Access the full text.
Sign up today, get DeepDyve free for 14 days.
Bin Yu, Huaizhu Wang, Wenxuan Shan, Baozhen Yao (2018)
Prediction of Bus Travel Time Using Random Forests Based on Near NeighborsComputer‐Aided Civil and Infrastructure Engineering, 33
C. Ding, Jinxiao Duan, Yanru Zhang, Xinkai Wu, Guizhen Yu (2018)
Using an ARIMA-GARCH Modeling Approach to Improve Subway Short-Term Ridership Forecasting Accounting for Dynamic VolatilityIEEE Transactions on Intelligent Transportation Systems, 19
T. Tsai, Chi-Kang Lee, Chien-Hung Wei (2009)
Neural network based temporal feature models for short-term railway passenger demand forecastingExpert Syst. Appl., 36
Yun Bai, Zhenzhong Sun, B. Zeng, Jun Deng, Chuan Li (2017)
A multi-pattern deep fusion model for short-term bus passenger flow forecastingAppl. Soft Comput., 58
Hongwen He, Mei Yan, Chao Sun, Jiankun Peng, Menglin Li, Huidi Jia (2017)
Predictive air-conditioner control for electric buses with passenger amount variation forecast☆Applied Energy
Haiyang Yu, Dongwei Chen, Zhihai Wu, Xiaolei Ma, Yunpeng Wang (2016)
Headway-based bus bunching prediction using transit smart card dataTransportation Research Part C-emerging Technologies, 72
Brian Smith, Billy Williams, R. Oswald (2002)
Comparison of parametric and nonparametric models for traffic flow forecastingTransportation Research Part C-emerging Technologies, 10
Bin Yu, Zhongzhen Yang, Baozhen Yao (2006)
Bus Arrival Time Prediction Using Support Vector MachinesJ. Intell. Transp. Syst., 10
Feifan Jia, Hai-ying Li, Xi Jiang, Xin-yue Xu (2019)
Deep learning‐based hybrid model for short‐term subway passenger flow prediction using automatic fare collection dataIET Intelligent Transport Systems
Jun Zhang, Dayong Shen, L. Tu, Fan Zhang, Chengzhong Xu, Yi Wang, Chen Tian, Xiang-Yang Li, Benxiong Huang, Z. Li (2017)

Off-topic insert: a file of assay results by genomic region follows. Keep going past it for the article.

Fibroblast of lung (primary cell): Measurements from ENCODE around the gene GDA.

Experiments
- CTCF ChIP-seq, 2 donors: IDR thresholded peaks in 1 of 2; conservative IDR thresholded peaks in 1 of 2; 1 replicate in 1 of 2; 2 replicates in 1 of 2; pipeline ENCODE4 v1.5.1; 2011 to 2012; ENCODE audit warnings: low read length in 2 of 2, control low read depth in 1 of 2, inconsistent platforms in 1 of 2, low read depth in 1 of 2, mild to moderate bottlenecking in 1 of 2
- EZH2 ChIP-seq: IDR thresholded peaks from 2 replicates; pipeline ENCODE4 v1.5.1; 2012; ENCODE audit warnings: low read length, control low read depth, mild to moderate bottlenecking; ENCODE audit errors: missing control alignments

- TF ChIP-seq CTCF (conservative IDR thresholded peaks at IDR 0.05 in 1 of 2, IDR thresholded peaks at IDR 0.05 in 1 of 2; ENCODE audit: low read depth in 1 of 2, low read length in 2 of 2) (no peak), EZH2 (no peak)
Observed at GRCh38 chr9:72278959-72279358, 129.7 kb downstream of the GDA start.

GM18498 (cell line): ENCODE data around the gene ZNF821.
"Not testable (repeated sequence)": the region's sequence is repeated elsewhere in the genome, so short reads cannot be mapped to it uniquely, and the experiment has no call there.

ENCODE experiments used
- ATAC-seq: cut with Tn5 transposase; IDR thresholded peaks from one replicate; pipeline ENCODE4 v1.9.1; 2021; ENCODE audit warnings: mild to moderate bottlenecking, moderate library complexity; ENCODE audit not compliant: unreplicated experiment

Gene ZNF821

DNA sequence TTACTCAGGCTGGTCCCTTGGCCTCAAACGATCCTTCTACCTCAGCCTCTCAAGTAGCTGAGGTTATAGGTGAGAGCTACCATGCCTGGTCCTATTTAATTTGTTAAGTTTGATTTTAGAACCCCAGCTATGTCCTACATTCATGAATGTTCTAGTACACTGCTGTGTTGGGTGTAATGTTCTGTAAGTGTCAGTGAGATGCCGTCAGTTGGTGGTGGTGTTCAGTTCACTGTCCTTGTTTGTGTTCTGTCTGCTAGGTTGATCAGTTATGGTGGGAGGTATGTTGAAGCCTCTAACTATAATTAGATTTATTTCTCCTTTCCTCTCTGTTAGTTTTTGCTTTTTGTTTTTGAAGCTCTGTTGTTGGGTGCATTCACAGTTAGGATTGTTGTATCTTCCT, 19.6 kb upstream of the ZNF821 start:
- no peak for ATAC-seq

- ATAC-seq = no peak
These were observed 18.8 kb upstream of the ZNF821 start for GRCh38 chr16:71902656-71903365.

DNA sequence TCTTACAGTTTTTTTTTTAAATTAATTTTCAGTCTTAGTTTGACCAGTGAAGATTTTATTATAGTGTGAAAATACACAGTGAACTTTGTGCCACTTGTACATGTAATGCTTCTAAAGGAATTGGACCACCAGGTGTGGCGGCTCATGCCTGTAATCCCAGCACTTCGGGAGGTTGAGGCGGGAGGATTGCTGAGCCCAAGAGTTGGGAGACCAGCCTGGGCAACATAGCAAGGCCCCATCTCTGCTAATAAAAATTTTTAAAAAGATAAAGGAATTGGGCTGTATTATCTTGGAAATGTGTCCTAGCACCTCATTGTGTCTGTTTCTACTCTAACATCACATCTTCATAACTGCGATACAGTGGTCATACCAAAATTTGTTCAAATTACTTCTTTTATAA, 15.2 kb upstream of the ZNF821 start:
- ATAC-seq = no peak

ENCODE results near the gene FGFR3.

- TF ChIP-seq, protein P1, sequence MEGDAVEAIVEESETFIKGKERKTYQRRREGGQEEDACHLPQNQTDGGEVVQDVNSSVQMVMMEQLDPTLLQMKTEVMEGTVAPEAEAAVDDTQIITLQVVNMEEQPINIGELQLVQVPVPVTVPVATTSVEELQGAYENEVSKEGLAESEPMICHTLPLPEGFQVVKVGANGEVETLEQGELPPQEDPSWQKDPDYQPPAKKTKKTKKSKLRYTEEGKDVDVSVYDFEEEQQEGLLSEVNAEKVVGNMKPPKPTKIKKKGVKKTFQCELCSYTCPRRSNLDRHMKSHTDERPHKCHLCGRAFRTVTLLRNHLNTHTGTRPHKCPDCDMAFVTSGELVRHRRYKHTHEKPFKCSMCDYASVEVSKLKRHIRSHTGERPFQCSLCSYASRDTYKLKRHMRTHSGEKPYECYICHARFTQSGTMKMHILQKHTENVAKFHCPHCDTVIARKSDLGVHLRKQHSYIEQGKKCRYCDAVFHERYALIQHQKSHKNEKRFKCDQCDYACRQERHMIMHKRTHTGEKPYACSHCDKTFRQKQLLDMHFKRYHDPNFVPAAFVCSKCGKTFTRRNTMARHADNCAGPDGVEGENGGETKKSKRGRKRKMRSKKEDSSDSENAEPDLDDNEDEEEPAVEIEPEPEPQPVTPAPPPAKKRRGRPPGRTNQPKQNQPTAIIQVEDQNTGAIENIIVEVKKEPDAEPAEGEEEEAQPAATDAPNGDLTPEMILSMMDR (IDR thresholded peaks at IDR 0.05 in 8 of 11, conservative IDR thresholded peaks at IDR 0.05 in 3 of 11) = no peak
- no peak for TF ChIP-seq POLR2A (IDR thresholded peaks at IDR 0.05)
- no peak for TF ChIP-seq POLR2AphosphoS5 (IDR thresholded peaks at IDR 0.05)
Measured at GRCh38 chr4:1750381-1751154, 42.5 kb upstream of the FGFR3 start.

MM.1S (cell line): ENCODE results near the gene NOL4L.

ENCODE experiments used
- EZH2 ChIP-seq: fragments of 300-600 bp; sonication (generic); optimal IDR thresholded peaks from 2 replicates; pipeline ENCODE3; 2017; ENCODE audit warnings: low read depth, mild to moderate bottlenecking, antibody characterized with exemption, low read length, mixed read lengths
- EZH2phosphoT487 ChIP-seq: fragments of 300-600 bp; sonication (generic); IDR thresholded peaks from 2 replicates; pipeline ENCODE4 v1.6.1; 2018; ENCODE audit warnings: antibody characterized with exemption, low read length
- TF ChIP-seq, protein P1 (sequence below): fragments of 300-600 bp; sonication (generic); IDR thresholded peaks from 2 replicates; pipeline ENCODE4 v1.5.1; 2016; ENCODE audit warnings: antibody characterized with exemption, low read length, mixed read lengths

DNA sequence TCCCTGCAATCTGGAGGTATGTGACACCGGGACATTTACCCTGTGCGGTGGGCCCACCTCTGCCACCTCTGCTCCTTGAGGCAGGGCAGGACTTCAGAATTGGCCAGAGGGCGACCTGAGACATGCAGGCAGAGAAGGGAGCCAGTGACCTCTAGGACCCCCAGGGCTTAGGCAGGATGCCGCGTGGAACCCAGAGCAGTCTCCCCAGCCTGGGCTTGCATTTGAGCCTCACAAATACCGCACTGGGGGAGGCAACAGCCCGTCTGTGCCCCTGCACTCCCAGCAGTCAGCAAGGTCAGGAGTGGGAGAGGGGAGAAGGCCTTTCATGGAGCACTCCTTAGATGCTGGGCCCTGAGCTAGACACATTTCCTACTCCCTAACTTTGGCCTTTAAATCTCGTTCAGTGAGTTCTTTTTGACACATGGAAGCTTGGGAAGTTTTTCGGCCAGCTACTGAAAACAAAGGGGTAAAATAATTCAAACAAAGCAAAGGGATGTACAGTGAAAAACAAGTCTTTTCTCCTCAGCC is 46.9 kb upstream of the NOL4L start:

A Real-Time Passenger Flow Estimation and Prediction Method for Urban Bus Transit SystemsIEEE Transactions on Intelligent Transportation Systems, 18
Peyman Noursalehi (2017)
Decision support platform for urban rail systems: real-time crowding prediction and information generation.
E. Jenelius (2020)
Data-Driven Metro Train Crowding Prediction Based on Real-Time Load DataIEEE Transactions on Intelligent Transportation Systems, 21
Long Cheng, Xuewu Chen, Shuo Yang, Zhan Cao, J. Vos, F. Witlox (2019)
Active travel for active ageing in China: The role of built environmentJournal of Transport Geography
K. Pasini, M. Khouadjia, A. Samé, F. Ganansia, L. Oukhellou (2019)
LSTM Encoder-Predictor for Short-Term Train Load Forecasting
Min Gong, X. Fei, Zhi Wang, Yun Qiu (2014)
Sequential Framework for Short-Term Passenger Flow Prediction at Bus StopTransportation Research Record, 2417
E. Vlahogianni, J. Golias, M. Karlaftis (2004)
Short‐term traffic forecasting: Overview of objectives and methodsTransport Reviews, 24
P. Khomchuk, Saurav Tuladhar, Siva Sivananthan (2018)
Predicting passenger loading level on a train car: A Bayesian approach
Y. Bin, Zhongzhen Yang, Baozhen Yao (2006)
Bus Arrival Time Prediction Using Support Vector MachinesJournal of Intelligent Transportation Systems, 10
Alejandro Tirachini, D. Hensher, J. Rose (2013)
Crowding in public transport systems: Effects on users, operation and implications for the estimation of demandTransportation Research Part A-policy and Practice, 53
X. Chen, Shuaichao Zhang, Li Li (2018)
Multi‐model ensemble for short‐term traffic flow prediction under normal and abnormal conditionsIET Intelligent Transport Systems
J. Guo, Wei Huang, Billy Williams (2014)
Adaptive Kalman filter approach for stochastic short-term traffic flow rate prediction and uncertainty quantificationTransportation Research Part C-emerging Technologies, 43
Pengfei Wang, Xuewu Chen, Wendong Chen, Long Cheng, Da Lei (2018)
Provision of Bus Real-Time Information: Turning Passengers from Being Contributors of Headway Irregularity to ControllersTransportation Research Record, 2672
K. Myers, B. Tapley (1976)
Adaptive sequential estimation with unknown noise statisticsIEEE Transactions on Automatic Control, 21